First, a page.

Breast findings were identified in 41 of 440 patients (9.3 %). All these patients had a single breast finding. Table 1 shows body MRI with breast finding by BI-RADS category. Of the 41 patients with breast findings detected at body MRI, 25 patients (59.5 %) were categorized as BI-RADS 2; among these, three patients (12.0 %) were downgraded from an initial BI-RADS 3 or 4 by previous imaging work-up or review of the electronic medical record. Among the 25 findings classified as BI-RADS 2, the most common included simple breast cysts [88.0 % (22 of 25)]; previously known round or oval smoothly marginated hypervascular masses with some fat inside were the other benign findings [12.0 % (3 of 25)].
Table 1

Body MRI findings classified using BI-RADS category with corresponding MRI characteristics

BI-RADS category (0–4)

Number of patient with breast incidental findings

Breast incidental finding (%)

MRI characteristic

BI-RADS 2 + 3+4

41

100

 

BI-RADS 2

25

59.5

 
 

22

88.0

Rounded lesion hyperintense on T2-weighted or STIR sequences

3

12.0

Rounded/oval circumscribed mass previously described or evaluated

BI-RADS 3

13

30.9

 
 

8

61.5

Rounded/oval circumscribed mass not previously described or evaluated

4

30.8

Oval mass

1

7.7

T2-weighted or STIR hyperintense irregular lesion

BI-RADS 4

3

7.1

 
 

2

66.7

Suspicious enhancing mass

1

33.3

Architectural distortion

The MRI characteristics represent the imaging characteristics of the incidental breast finding detected on body MRI examinations included in the study

A total of 16 breast incidental findings were categorized as BI-RADS 3 and 4, and the most common imaging findings included breast enhancing masses detected after contrast injection [87.5 % (14 of 16)]. The others imaging finding of BI-RADS 3 and 4 are described in Table 1.

Among the 41 patients with breast findings, 34 patients [82.9 % (34 of 41)] had breast finding identified during abdominal MRI and seven patients [17.1 % (7 of 41)] had breast finding identified during chest MRI (Table 2). Examples of patients with breast findings are shown in Figs. 2, 3 and 4.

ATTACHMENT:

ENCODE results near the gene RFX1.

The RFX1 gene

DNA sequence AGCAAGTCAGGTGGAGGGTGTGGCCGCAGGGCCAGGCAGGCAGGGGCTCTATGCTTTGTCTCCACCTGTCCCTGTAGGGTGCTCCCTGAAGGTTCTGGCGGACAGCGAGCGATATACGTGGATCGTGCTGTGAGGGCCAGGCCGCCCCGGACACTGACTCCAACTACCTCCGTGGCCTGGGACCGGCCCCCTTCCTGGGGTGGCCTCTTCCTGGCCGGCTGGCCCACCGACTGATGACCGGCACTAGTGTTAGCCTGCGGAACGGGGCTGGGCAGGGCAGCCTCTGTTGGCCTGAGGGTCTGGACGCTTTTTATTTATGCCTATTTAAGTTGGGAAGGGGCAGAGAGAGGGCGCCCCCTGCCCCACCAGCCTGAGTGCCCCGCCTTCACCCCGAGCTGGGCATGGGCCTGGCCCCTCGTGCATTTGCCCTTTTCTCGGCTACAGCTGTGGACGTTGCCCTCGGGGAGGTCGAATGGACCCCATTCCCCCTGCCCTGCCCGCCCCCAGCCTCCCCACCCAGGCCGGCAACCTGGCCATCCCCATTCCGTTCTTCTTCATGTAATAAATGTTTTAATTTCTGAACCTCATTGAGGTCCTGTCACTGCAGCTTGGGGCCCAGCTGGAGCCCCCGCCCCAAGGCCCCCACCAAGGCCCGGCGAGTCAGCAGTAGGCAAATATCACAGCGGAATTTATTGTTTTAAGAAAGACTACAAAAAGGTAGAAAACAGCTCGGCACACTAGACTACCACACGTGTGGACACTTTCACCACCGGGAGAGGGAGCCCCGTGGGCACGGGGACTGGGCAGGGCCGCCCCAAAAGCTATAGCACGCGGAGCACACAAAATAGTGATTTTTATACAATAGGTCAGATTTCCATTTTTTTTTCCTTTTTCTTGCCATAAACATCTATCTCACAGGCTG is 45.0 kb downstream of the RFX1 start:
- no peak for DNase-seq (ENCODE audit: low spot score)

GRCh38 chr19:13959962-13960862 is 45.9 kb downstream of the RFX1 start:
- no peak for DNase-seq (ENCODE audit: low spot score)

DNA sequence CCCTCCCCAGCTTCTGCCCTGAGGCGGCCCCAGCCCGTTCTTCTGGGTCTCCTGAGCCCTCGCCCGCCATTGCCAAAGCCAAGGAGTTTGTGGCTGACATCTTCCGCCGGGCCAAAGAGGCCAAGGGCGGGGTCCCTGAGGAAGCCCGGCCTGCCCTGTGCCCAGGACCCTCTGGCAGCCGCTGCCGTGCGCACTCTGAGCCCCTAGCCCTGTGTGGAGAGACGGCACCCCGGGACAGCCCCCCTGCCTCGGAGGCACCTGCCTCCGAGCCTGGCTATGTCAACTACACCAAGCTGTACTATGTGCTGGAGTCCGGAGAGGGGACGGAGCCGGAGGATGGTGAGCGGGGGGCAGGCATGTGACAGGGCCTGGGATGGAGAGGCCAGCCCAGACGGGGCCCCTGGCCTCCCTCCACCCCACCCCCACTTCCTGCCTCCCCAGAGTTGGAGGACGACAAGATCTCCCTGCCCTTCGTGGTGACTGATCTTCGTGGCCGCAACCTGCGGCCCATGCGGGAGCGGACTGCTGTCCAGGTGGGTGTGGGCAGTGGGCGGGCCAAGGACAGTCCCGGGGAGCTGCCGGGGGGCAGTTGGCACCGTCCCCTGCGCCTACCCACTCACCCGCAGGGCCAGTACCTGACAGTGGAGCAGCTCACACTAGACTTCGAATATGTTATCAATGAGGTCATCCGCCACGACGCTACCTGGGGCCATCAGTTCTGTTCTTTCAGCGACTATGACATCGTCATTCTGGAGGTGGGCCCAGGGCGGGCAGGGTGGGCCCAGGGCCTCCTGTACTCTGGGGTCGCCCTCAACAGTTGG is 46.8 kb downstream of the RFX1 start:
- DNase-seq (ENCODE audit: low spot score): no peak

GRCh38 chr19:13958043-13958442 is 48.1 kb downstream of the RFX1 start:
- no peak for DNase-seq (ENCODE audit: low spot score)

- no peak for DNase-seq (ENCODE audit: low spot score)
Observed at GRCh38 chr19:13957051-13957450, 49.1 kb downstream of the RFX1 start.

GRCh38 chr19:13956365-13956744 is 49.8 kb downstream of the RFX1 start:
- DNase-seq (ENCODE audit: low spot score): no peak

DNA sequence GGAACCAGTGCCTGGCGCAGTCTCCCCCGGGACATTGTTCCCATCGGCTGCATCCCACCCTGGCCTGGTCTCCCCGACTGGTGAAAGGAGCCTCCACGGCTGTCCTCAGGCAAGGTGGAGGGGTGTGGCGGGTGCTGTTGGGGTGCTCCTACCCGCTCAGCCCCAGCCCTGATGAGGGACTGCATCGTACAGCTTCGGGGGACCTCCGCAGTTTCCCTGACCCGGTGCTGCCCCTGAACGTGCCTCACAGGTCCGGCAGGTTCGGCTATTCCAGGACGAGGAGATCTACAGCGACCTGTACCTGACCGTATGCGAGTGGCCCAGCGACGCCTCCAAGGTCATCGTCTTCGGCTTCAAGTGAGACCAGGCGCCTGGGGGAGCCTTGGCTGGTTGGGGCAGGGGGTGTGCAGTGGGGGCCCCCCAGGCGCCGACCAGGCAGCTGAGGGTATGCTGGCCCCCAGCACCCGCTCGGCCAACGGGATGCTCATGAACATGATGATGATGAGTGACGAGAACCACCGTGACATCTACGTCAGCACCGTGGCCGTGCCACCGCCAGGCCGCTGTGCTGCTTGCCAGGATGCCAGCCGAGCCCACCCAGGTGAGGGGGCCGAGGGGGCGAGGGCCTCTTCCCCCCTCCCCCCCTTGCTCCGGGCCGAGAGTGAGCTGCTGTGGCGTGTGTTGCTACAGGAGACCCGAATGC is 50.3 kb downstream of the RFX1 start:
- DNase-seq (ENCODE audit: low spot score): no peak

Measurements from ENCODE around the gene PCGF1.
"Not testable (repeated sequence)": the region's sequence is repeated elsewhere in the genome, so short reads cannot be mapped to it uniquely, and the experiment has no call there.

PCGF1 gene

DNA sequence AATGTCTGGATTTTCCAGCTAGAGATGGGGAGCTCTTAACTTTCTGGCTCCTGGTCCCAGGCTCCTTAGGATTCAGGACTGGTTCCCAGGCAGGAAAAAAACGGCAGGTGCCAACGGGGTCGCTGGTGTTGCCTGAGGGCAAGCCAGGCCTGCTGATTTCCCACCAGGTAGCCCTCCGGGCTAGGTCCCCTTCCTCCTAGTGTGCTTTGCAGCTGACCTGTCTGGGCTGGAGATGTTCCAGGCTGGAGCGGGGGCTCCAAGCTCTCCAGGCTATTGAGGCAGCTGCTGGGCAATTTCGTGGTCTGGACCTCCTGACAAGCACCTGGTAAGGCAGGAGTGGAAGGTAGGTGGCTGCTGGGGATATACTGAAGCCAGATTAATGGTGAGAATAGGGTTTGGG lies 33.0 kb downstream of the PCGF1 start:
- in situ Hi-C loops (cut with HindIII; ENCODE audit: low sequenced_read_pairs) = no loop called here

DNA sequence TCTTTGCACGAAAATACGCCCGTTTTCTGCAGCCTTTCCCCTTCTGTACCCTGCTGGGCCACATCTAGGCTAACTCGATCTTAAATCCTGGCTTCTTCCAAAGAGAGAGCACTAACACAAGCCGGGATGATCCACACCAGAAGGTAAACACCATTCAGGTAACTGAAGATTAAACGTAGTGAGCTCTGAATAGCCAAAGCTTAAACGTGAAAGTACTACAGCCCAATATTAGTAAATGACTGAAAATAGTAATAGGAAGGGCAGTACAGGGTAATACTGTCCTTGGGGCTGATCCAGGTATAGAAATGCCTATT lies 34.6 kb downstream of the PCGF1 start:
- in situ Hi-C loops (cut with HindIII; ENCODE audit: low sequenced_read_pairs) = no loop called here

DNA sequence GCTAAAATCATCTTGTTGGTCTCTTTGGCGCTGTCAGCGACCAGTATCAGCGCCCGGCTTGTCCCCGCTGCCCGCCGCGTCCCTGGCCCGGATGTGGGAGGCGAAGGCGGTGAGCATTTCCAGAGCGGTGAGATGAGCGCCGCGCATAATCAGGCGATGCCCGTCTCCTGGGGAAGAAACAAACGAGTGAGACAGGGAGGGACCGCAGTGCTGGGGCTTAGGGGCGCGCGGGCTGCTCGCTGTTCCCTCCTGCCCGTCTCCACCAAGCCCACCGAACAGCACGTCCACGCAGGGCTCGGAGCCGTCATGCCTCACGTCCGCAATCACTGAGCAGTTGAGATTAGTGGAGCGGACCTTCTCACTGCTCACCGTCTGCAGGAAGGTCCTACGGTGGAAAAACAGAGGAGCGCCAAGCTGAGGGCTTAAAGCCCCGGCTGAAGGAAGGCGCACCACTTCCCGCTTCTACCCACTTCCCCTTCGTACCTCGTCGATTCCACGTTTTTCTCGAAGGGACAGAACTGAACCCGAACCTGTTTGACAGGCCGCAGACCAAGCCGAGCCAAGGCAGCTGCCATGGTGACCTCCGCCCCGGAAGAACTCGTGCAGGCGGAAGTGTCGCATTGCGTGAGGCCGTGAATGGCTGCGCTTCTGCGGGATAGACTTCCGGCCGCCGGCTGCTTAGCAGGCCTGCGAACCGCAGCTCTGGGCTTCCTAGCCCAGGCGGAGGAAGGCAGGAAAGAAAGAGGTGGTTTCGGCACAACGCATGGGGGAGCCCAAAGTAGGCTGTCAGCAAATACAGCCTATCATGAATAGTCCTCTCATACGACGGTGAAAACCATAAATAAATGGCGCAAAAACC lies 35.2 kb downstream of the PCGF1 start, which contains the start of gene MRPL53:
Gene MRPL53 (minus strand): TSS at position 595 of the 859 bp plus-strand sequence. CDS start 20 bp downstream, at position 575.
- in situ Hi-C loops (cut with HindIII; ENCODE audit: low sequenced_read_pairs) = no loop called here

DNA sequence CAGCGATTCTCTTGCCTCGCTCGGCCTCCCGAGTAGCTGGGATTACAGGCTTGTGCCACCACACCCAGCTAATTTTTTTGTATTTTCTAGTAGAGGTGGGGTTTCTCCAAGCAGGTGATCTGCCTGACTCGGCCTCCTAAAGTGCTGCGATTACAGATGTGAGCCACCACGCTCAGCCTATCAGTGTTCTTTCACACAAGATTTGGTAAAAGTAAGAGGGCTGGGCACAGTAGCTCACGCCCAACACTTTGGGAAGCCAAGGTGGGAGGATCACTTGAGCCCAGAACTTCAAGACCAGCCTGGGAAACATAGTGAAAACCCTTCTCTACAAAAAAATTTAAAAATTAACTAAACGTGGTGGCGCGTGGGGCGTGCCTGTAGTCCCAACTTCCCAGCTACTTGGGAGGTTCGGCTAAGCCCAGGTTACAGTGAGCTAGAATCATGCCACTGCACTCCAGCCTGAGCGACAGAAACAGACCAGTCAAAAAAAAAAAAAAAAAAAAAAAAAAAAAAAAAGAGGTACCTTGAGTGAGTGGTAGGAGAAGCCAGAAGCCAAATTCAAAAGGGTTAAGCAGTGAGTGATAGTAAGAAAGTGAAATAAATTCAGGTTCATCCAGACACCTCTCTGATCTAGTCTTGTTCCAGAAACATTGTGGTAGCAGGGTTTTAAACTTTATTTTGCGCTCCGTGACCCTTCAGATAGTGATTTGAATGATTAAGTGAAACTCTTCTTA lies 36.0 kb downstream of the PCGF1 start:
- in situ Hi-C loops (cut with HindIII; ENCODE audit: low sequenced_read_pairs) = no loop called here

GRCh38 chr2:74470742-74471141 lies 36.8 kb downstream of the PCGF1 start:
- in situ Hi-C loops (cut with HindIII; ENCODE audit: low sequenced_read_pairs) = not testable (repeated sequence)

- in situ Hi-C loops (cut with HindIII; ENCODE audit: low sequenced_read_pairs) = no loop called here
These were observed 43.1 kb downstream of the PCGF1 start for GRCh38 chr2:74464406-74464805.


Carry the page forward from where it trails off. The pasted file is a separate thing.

Table 2

Breast incidental finding in abdominal and chest MRI examinations

Incidental finding by BI-RADS category

Chest MRI (N = 93)

Abdominal MRI (N = 347)

Contrast-enhanced MRI

Non-enhanced MRI

Total (%)

Contrast-enhanced MRI

Non-enhanced MRI

Total (%)

Total

5

2

7 (7.5 %)

19

15

34 (9.8 %)

BI-RADS 2

4

2

6 (6.4 %)

4

14

18 (5.2 %)

BI-RADS 3

1

Nf

1 (1.1 %)

12

Nf

12 (3.5 %)

BI-RADS 4

Nf

Nf

Nf

2

1

3 (0.9 %)

Body (chest and abdominal) MRI included in the study N = 440

nf not found

Fig. 2

Examples of breast findings by BI-RADS category. A 49-year-woman underwent abdominal MRI for liver evaluation. Three-dimensional dynamic axial volumetric interpolated breath-hold examination image after intravenous power injection of 0.025 mmol/kg of gadoxetic acid (Primovist) at 60 s. Less than 50 % of the breast tissue was visible at abdominal MRI. An oval nodule (white circle) was found in the inner quadrant of the right breast (20 mm). The breast finding was first categorized as BI-RADS RM 3. After electronic medical record review this finding was downgraded as BI-RADS RM 2 (known fibrolipoma). In the upper right corner is highlighted the breast findings (white arrow)

Fig. 3

Examples of breast incidental findings by BI-RADS category. a A 75-year-woman (Patient 1 in Table 3) underwent MR cholangiopancreatography. More than 50 % of the breast tissue was visible at abdominal MRI. A suspicious architectural distortion (white circle) was found in the outer quadrants of the left breast (BI-RADS RM 4). In the box is highlighted the breast findings. b Left full-filed digital mammography shows an area of architectural distortion (white arrow) in the outer quadrants. c Corresponding US image shows a mass with indistinct borders in the left breast at 2 o’clock position (15 mm diameter). The US-guided core needle biopsy confirmed a B5b lesion (invasive ductal carcinoma)

Fig. 4

Examples of breast incidental findings by BI-RADS category. a A 67-year-woman (Patient 2 in Table 3) underwent abdominal MRI for follow-up of a cystic lesion of the head of the pancreas. Three-dimensional dynamic axial volumetric interpolated breath-hold examination image after intravenous power injection of 0.05 mmol/kg of Gadobenate dimeglumine (Multihance) at 60 s. More than 50 % of the breast tissue was visible at abdominal MRI. A suspicious mass (white circle) was found in the outer quadrants of the right breast (BI-RADS RM 4) The US-guided core needle biopsy confirmed a B5b lesion (Invasive Ductal Carcinoma). In the upper right corner is highlighted the breast findings (white arrow). b A 58-year-woman (Patient 3 in Table 3) underwent abdominal MRI for liver evaluation. Three-dimensional dynamic axial volumetric interpolated breath-hold examination image after intravenous power injection of 0.025 mmol/kg of gadoxetic acid (Primovist) at 60 s. More than 50 % of the breast tissue was visible at abdominal MRI. A suspicious mass (white circle) was found in the outer quadrants of the right breast (BI-RADS RM 4). This patient had a previously known breast cancer in the outer quadrants of the right breast, corresponding to the breast finding detected on MR images. In the upper right corner is highlighted the breast findings (white arrow)